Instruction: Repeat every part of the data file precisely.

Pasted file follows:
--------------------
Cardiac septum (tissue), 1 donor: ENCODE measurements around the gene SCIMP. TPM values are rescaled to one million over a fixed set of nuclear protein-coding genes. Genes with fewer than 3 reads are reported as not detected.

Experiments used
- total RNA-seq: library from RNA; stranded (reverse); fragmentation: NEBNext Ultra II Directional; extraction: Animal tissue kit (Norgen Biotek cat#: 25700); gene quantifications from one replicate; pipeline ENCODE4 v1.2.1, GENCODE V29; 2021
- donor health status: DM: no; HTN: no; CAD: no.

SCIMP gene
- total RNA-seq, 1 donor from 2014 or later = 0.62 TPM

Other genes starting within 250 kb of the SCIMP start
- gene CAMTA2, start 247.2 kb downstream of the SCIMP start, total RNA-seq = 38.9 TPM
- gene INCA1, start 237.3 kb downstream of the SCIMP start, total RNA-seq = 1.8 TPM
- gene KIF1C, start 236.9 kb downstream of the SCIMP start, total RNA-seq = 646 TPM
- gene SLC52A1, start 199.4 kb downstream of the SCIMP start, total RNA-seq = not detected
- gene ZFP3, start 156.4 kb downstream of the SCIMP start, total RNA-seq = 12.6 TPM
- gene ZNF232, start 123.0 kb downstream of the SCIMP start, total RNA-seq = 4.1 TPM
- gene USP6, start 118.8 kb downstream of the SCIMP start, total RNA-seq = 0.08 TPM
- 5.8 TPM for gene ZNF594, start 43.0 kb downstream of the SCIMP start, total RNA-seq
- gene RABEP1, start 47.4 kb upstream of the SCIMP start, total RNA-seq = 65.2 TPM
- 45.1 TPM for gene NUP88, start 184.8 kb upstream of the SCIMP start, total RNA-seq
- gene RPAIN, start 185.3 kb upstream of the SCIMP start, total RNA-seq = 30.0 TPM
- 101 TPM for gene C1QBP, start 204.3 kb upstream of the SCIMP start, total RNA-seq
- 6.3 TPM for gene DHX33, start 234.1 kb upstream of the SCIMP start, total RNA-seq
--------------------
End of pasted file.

Cardiac septum (tissue), 1 donor: ENCODE measurements around the gene SCIMP. TPM values are rescaled to one million over a fixed set of nuclear protein-coding genes. Genes with fewer than 3 reads are reported as not detected.

Experiments used
- total RNA-seq: library from RNA; stranded (reverse); fragmentation: NEBNext Ultra II Directional; extraction: Animal tissue kit (Norgen Biotek cat#: 25700); gene quantifications from one replicate; pipeline ENCODE4 v1.2.1, GENCODE V29; 2021
- donor health status: DM: no; HTN: no; CAD: no.

SCIMP gene
- total RNA-seq, 1 donor from 2014 or later = 0.62 TPM

Other genes starting within 250 kb of the SCIMP start
- gene CAMTA2, start 247.2 kb downstream of the SCIMP start, total RNA-seq = 38.9 TPM
- gene INCA1, start 237.3 kb downstream of the SCIMP start, total RNA-seq = 1.8 TPM
- gene KIF1C, start 236.9 kb downstream of the SCIMP start, total RNA-seq = 646 TPM
- gene SLC52A1, start 199.4 kb downstream of the SCIMP start, total RNA-seq = not detected
- gene ZFP3, start 156.4 kb downstream of the SCIMP start, total RNA-seq = 12.6 TPM
- gene ZNF232, start 123.0 kb downstream of the SCIMP start, total RNA-seq = 4.1 TPM
- gene USP6, start 118.8 kb downstream of the SCIMP start, total RNA-seq = 0.08 TPM
- 5.8 TPM for gene ZNF594, start 43.0 kb downstream of the SCIMP start, total RNA-seq
- gene RABEP1, start 47.4 kb upstream of the SCIMP start, total RNA-seq = 65.2 TPM
- 45.1 TPM for gene NUP88, start 184.8 kb upstream of the SCIMP start, total RNA-seq
- gene RPAIN, start 185.3 kb upstream of the SCIMP start, total RNA-seq = 30.0 TPM
- 101 TPM for gene C1QBP, start 204.3 kb upstream of the SCIMP start, total RNA-seq
- 6.3 TPM for gene DHX33, start 234.1 kb upstream of the SCIMP start, total RNA-seq